Meanwhile, the Tigers have another pretty fast player in Curtis Granderson. Now he’s not Nook Logan fast, but Granderson is quick, and athletic, and plays good defense, and shows every indication of being able to hit 270 with some power. And that’s where my rub is with the situation. The Tigers have a better option. It isn’t out of any animosity towards Logan, and I can definitely see a spot for him on a big league roster. But Granderson has performed well at every stop of his professional career, while Logan has been fast.

Granderson’s minor league career:

Year	Team Name    Age	Level	AB	Avg	Obp	Slg	Ops
2002	Oneonta	        21	A	212	0.344	0.417	0.495	912
2003	Lakeland      22	A	476	0.286	0.365	0.458	823
2004	Erie	        23	AA	462	0.303	0.407	0.515	922
2005	Toledo	        24	AAA	445	0.29	0.359	0.515	874

Meanwhile here are Logan’s numbers

Year	Team Name	Age	Level	AB	Avg	Obp	Slg	Ops
2001	West Michigan	21	A	522	0.262		0.335	665
2002	Lakeland	22	A	506	0.269	0.321	0.336	657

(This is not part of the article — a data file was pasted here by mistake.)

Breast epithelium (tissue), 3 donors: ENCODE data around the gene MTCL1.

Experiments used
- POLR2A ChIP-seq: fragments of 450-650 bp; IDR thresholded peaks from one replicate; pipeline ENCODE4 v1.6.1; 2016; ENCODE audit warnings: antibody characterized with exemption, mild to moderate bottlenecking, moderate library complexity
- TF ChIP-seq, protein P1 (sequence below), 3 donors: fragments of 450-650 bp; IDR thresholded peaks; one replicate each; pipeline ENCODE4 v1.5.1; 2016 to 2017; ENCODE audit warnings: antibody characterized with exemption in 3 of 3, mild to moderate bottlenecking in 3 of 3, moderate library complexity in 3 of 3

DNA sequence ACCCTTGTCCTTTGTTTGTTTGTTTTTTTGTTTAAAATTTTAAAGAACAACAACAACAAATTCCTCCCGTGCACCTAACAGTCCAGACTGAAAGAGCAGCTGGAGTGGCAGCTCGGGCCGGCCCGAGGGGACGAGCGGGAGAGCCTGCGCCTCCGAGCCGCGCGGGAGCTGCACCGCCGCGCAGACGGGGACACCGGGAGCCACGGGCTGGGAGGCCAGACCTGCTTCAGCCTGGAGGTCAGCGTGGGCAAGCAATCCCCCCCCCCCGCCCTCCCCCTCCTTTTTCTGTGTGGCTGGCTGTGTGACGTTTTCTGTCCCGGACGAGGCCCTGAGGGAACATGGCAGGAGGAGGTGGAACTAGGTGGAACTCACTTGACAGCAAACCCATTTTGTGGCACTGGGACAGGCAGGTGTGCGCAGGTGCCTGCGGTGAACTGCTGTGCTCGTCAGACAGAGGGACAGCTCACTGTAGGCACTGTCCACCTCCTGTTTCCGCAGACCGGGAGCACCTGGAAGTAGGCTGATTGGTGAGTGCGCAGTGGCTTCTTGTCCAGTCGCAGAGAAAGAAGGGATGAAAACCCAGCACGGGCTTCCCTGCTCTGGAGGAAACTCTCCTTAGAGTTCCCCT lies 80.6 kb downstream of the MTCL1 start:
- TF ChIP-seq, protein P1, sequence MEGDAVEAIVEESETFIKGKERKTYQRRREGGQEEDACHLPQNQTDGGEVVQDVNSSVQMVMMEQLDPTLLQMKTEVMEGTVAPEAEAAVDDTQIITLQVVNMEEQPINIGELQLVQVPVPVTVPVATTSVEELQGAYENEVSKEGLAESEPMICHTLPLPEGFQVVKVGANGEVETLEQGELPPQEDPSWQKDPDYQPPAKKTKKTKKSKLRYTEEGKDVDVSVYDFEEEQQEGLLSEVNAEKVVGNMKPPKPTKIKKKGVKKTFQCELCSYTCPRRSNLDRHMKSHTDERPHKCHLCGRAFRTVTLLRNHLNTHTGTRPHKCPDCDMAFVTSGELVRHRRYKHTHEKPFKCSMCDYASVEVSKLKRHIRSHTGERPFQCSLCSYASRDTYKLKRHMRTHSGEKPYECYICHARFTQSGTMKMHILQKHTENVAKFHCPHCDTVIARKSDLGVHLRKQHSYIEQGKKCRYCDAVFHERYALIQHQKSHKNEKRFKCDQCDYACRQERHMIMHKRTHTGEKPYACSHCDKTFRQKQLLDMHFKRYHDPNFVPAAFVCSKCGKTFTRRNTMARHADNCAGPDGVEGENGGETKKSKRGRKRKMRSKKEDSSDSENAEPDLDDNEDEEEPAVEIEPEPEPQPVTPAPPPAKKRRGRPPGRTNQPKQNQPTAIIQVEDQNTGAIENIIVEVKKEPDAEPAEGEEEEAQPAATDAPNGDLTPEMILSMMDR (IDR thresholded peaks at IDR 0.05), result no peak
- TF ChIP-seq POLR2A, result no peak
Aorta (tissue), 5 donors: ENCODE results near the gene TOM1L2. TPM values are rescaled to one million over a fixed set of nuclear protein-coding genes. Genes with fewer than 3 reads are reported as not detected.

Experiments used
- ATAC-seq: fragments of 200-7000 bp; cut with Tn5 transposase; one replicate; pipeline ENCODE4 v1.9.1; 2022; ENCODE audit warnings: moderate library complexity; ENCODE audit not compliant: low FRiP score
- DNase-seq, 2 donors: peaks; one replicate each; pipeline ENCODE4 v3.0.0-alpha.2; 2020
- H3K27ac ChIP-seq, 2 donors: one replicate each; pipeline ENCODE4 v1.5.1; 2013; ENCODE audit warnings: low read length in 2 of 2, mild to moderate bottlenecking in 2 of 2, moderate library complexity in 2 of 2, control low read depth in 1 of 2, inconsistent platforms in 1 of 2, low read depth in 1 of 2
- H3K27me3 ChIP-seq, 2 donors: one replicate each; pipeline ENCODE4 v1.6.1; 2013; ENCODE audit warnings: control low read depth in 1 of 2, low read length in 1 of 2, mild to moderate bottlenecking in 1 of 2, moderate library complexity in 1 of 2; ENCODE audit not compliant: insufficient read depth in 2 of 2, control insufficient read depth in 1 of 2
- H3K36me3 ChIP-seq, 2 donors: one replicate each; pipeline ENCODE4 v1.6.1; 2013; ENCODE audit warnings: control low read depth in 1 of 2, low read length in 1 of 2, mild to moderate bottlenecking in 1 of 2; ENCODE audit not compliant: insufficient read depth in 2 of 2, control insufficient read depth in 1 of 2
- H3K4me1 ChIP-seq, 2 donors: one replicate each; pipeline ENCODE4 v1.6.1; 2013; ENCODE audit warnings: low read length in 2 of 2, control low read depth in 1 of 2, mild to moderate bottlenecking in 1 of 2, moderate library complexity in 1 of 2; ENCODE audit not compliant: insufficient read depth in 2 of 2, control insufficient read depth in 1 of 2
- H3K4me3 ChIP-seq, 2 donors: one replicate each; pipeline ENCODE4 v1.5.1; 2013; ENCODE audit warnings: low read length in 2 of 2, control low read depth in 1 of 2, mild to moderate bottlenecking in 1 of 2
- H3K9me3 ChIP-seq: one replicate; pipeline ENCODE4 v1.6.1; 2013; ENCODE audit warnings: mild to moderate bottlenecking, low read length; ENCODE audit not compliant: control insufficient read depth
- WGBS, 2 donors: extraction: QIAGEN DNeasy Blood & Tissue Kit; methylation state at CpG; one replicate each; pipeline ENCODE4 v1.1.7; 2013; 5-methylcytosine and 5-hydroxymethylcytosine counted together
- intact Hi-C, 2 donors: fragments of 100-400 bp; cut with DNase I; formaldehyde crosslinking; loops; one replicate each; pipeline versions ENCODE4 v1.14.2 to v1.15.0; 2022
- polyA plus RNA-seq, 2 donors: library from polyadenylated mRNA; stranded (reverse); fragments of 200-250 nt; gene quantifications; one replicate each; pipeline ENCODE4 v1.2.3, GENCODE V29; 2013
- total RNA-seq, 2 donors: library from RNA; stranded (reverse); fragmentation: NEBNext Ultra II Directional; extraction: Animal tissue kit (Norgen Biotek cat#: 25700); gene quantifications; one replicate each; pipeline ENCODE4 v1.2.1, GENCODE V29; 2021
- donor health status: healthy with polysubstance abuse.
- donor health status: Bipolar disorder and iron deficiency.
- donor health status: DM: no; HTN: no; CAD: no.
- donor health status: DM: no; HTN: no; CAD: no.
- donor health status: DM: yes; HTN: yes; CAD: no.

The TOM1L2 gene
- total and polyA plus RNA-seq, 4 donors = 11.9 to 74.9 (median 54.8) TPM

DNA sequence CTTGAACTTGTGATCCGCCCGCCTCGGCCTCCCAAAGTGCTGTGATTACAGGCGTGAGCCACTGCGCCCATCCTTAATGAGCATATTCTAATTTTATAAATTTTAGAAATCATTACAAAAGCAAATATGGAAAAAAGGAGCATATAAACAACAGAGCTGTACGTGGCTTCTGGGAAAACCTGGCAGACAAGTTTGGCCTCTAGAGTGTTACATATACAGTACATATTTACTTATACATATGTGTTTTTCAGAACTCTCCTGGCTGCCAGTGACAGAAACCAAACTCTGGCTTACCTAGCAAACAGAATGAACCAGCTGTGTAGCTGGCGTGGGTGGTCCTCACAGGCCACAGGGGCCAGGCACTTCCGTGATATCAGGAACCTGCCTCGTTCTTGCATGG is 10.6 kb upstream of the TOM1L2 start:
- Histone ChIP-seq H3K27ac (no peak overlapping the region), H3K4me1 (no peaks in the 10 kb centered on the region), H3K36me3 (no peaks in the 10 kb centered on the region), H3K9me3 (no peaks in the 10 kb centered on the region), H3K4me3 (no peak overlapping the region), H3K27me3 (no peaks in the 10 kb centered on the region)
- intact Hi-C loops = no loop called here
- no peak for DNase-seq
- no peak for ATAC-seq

2003	Erie	        23	AA	514	0.251	0.316	0.333	649
2004	Toledo	        24	AAA	427	0.262	0.303	0.351	654

I don’t think it is even really close. Across their minor league careers Granderson’s worst season was still 158 OPS points better than Logan’s worst. I understand wanting to incorporate Logan’s speed into the lineup, and it’s great that they want to make him a 270 hitter. I’d understand it even more if the Tigers didn’t already have a very viable (and preferrable) option on hand.

detroit tigers, baseball

12 Comments

  1. ripi$money

    January 16, 2006 at 11:07 am

    I like Nook, but I’d go with Granderson. Nook is a suitable backup/Sunday player, and his speed will come in handy late in games as a pinch runner. Maybe he’ll prove us wrong.

  2. Brian A.

    January 16, 2006 at 12:17 pm

    At this point I would say that playing Logan at the expense of Granderson is a huge mistake.

  3. Jeff M

    January 16, 2006 at 1:12 pm

    Agreed. Keep him. Develop him. Don’t start him. Trade him if a good deal appears.

  4. tiger337

    January 16, 2006 at 4:37 pm

    Logan makes a good backup outfielder – defensive replacement, pinch runner, some starts against left-handers. He’s not a starter and certainly not a lead off hitter. I hope this idea is something Henning has concocted in his mind and not the real plan of Jim Leyland.

  5. BigMax

    January 16, 2006 at 5:28 pm

    Nook should play every day — after the 7th inning as a pinch-runner and/or defensive replacement. There is no way he should start unless he makes an Inge/Infante in 2004 type transformation.